Where things can become a bit more nebulous is when you want to enforce a dress standard to promote a “corporate image”. You need to ensure that any dress code is non-discriminatory (particularly on gender and religious grounds) and proportionate to what you are trying to achieve. So if you want to say that employees must wear smart business dress this is fine (and you can define this as a suit and tie for men, and a business suit for women). But the reason for this needs to be clear – for example because it would be expected by business contacts, customers etc. What you need to consider is the culture and the expectations of your company and the industry it operates in.  Does it really affect the performance of your call centre if staff wear jeans, t-shirts and trainers?

So the answer to question 2 – can a dress code require a female employee to wear high heels? – is a “no” on sex discrimination grounds and a “why would it be necessary?” on the grounds of being reasonable.

Like many things related to HR, the key question for business owners is whether the dress code rules actually serve a business purpose or are they just petty restrictions?

Want to make your company look stupid? Here’s How!

What is it about recruitment that allows managers to do stupid things that would probably get them fired if they tried it in any other part of the business?

A recruitment website has recently been touting the “Top 10 toughest interview questions” it has come across, suggesting that “job candidates … should be ready to answer any question” in an interview.

Really? Such as How many people born in 2013 were named Gary? (No. 8 on the list). Which of course might be a relevant question if a knowledge of useless trivia is a key requirement of the job. (Anyone who works for BT, who used the question, may be able to confirm if it is essential to know this to work there)

Or how about How many hours would it take to clean every single window in London? (No.4) I suppose this is possibly relevant if you’re running a commercial window cleaning business with the objective of creating a monopoly in the capital. Less so, I would suggest, for tech people in IBM.

Or this one If you were a fruit, what kind would you be and why? (No.2) I can’t even begin to suggest how this might be relevant to any job, let alone a Trip Leader with a Travel company.

Recruitment is a two-way process. Not only are you assessing whether a candidate is right for you but they are deciding whether your business is the right one for them. Idiotic questions like this tell candidates one of three things:

  • Your managers don’t know what they are doing
  • Your managers enjoy humiliating and tricking their staff (and your company culture condones this)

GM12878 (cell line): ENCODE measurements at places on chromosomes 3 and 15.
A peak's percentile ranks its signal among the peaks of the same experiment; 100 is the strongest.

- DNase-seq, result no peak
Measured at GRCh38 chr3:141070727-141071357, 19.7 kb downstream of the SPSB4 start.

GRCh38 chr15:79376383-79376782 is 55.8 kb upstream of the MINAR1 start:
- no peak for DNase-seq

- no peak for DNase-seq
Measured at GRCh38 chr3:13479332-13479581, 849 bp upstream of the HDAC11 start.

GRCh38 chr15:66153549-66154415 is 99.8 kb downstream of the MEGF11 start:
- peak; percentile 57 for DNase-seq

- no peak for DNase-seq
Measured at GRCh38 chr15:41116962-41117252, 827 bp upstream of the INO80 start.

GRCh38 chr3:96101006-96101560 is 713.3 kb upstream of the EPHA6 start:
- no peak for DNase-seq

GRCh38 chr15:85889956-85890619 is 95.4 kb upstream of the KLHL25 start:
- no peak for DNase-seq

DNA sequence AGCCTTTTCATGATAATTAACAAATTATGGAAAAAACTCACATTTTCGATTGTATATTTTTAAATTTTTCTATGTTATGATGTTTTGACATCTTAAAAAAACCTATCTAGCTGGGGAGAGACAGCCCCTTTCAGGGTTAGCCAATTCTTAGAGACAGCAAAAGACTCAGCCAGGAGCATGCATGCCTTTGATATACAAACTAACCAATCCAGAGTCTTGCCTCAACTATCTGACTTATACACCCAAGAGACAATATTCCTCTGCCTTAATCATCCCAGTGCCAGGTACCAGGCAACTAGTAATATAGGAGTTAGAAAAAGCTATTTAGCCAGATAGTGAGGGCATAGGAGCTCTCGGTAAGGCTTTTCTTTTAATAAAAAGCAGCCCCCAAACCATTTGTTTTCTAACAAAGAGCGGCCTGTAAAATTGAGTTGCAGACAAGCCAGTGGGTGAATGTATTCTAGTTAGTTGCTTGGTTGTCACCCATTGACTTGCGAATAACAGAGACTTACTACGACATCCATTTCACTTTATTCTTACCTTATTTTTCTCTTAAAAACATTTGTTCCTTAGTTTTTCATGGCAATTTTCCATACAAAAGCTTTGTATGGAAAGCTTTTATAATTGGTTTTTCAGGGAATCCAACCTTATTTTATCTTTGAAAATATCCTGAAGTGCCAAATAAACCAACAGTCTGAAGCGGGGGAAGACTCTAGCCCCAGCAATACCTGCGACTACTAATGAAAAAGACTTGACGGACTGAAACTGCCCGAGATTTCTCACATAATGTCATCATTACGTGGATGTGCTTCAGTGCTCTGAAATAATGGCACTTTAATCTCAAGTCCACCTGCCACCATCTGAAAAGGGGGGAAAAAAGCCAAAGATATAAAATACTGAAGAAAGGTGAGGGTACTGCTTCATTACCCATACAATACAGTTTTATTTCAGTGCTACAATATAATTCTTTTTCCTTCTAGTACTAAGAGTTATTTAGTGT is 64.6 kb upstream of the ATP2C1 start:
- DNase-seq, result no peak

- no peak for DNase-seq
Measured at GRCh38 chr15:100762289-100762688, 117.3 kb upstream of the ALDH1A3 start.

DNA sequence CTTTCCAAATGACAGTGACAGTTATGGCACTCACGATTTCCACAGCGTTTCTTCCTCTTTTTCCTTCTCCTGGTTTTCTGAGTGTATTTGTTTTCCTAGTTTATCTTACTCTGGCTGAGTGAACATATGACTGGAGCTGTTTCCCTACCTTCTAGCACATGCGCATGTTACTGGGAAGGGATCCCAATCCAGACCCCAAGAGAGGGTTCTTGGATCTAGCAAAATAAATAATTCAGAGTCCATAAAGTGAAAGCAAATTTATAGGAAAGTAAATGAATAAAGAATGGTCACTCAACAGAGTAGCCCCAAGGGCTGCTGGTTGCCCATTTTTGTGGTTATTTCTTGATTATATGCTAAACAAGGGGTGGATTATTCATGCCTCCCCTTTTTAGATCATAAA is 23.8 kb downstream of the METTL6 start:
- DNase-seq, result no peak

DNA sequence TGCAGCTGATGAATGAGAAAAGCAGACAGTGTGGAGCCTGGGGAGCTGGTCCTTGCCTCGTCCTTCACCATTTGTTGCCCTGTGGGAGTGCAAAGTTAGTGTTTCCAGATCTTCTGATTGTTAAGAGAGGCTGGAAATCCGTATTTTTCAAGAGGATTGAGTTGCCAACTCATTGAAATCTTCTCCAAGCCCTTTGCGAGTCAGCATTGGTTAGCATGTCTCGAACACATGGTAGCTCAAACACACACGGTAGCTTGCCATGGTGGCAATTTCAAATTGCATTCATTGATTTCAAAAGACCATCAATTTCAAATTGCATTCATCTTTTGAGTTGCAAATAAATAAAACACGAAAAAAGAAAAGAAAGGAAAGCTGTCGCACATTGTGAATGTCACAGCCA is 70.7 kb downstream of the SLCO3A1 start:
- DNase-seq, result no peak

• The decision making processes within your company are fundamentally flawed if you have appointed such people to positions of authority

(Oh, and  similar “clever” recruitment tricks like this one are just as bad for your reputation)

By all means ask tough and challenging questions that are relevant to the job. But unless you want your managers and your organisation to look completely ridiculous and laughable, drop the smart-alec questions, tricks and tests from your recruitment process.

5 great ways to manage people better

Today is #SmallBizSaturday – a worldwide day for celebrating and supporting small businesses. Here at Ariadne Associates we support small businesses throughout the year, of course, but today seems a good day to remind small business owners and managers of some of the simple things they can do to get the best from their staff.

  1. Say Thank You (and please). Basic good manners don’t disappear once you start work. If someone does something you have asked them to, say thanks. And particularly acknowledge if they’ve done it well – a great piece of customer service, solving a problem, or identifying a new way to increase sales.
  2. Remember you are dealing with people. You don’t have to be best friends with your staff (in fact you probably shouldn’t) but you should appreciate that they aren’t just automatons. Be aware, and take an interest in, the fact that Betty in accounts is worrying about her son’s A Levels; that Rajesh likes to travel to away matches so doesn’t like doing overtime at the weekend; that Paulina who works behind the counter is doing night classes because she really wants to be an engineer.
  3. Be professional. No-one wants to work for an employer who is slipshod about their pay, doesn’t bother to issue them with a contract or who ignores basic employment law. Pay the same attention to this as you do to sales, marketing, accounts etc. And get specialist advice if you’re not an expert.
  4. Be fair and consistent. This doesn’t necessarily mean do the same thing on every occasion, but it does mean that you should consider everything before making a decision. Don’t allow Phil to take extra holidays just because he’s your star salesperson and then not allow Deidre, who may have an equally good reason, but who isn’t doing so well.
  5. Don’t forget that if someone doesn’t appear to fit into your business, you were the one who recruited them. Learn from what went wrong in a bad hire before you start recruiting again.

Small businesses often can’t beat their bigger rivals in the pay and benefits they can offer. So you have to compete in other ways to attract and retain good people. Making your business a good place to work is a great (and low-cost) way to start. And if you’d like to know more about how you can do this, why not read this next?